New vehicles tend to have a shelf life of about four or five years, with a mid-cycle refresh occurring somewhere in the middle. That’s the way things tend to go unless you’re an automaker with a model in a very competitive segment. In that case, you need to be on top of your game and make changes whenever necessary. Take the 2019 Hyundai Elantra for example.
The previous Elantra was redesigned in 2017 and certainly not in need of any dramatic improvements. But, when you’re trying to stay ahead of competitors like the Honda Civic or the Toyota Corolla, you can’t afford to procrastinate.
A lot will change in the 2019 Hyundai Elantra
The new Elantra is visually different from every other model in the Hyundai lineup starting with the headlights and grill. Perfectly triangular, these headlights give the Elantra a unique visual signature that is actually well executed. Korean and Japanese automakers sometimes overdo it when it comes to design, but in this case it’s just the right amount of different.
From the back it looks sporty and modern, and it’s LED taillights have a sharp look to them.
The 2019 Elantra looks nothing like the current Elantra, but it will drive like it. Few modifications have been made under the hood with a 2.0-liter four-cylinder engine making 147 horsepower and 132 pound-feet still powering the compact sedan. A six-speed manual is still standard while a six-speed automatic is still optional. Hyundai continues to resist the move to a CVT automatic gearbox. The Sport still gets its 201-horsepower, turbocharged 1.6-liter engine.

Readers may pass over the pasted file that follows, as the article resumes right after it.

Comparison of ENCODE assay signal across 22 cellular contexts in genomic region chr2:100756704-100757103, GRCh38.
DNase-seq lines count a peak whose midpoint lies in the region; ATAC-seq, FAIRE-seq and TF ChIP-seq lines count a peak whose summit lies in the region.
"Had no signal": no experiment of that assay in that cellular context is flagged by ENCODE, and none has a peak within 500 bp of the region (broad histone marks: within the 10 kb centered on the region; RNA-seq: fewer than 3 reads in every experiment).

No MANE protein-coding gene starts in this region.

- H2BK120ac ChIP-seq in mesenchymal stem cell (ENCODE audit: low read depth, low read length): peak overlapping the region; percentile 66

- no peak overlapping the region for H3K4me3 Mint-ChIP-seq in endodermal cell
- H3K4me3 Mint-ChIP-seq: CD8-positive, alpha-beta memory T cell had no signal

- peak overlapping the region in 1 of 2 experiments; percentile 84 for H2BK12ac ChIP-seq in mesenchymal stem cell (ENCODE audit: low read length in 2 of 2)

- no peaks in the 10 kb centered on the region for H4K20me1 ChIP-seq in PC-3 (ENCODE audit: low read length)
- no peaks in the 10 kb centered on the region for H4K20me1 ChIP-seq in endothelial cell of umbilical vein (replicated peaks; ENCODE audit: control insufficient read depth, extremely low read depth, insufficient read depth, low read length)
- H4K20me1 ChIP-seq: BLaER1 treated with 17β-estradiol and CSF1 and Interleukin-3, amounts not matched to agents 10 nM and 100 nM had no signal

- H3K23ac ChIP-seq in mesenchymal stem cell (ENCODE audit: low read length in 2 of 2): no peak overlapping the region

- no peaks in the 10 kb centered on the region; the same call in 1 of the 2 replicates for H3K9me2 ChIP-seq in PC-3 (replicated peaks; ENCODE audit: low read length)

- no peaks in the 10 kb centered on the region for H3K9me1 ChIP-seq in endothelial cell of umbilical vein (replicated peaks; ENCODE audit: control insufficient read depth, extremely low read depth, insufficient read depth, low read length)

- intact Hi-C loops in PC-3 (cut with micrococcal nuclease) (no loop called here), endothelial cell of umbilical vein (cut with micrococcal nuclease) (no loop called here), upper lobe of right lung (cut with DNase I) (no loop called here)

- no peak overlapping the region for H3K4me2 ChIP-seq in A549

The interior gets a few improvements including a redesigned center console with revised ergonomics and more storage spaces. There are also changes made to the equipment offered in each version.
Hyundai’s SafetySense suite of active safety technologies will also be made available and includes features such as Forward Collision-Avoidance Assist, Lane Keep Assist, Driver Attention Assist and Safe Exit Assist.
Overall, the 2019 Hyundai Elantra looks a lot different than the 2018 model, but it will likely behave the same way on the road. That’s not a bad thing, by the way, as the Hyundai compact is among the overall performers in the segment.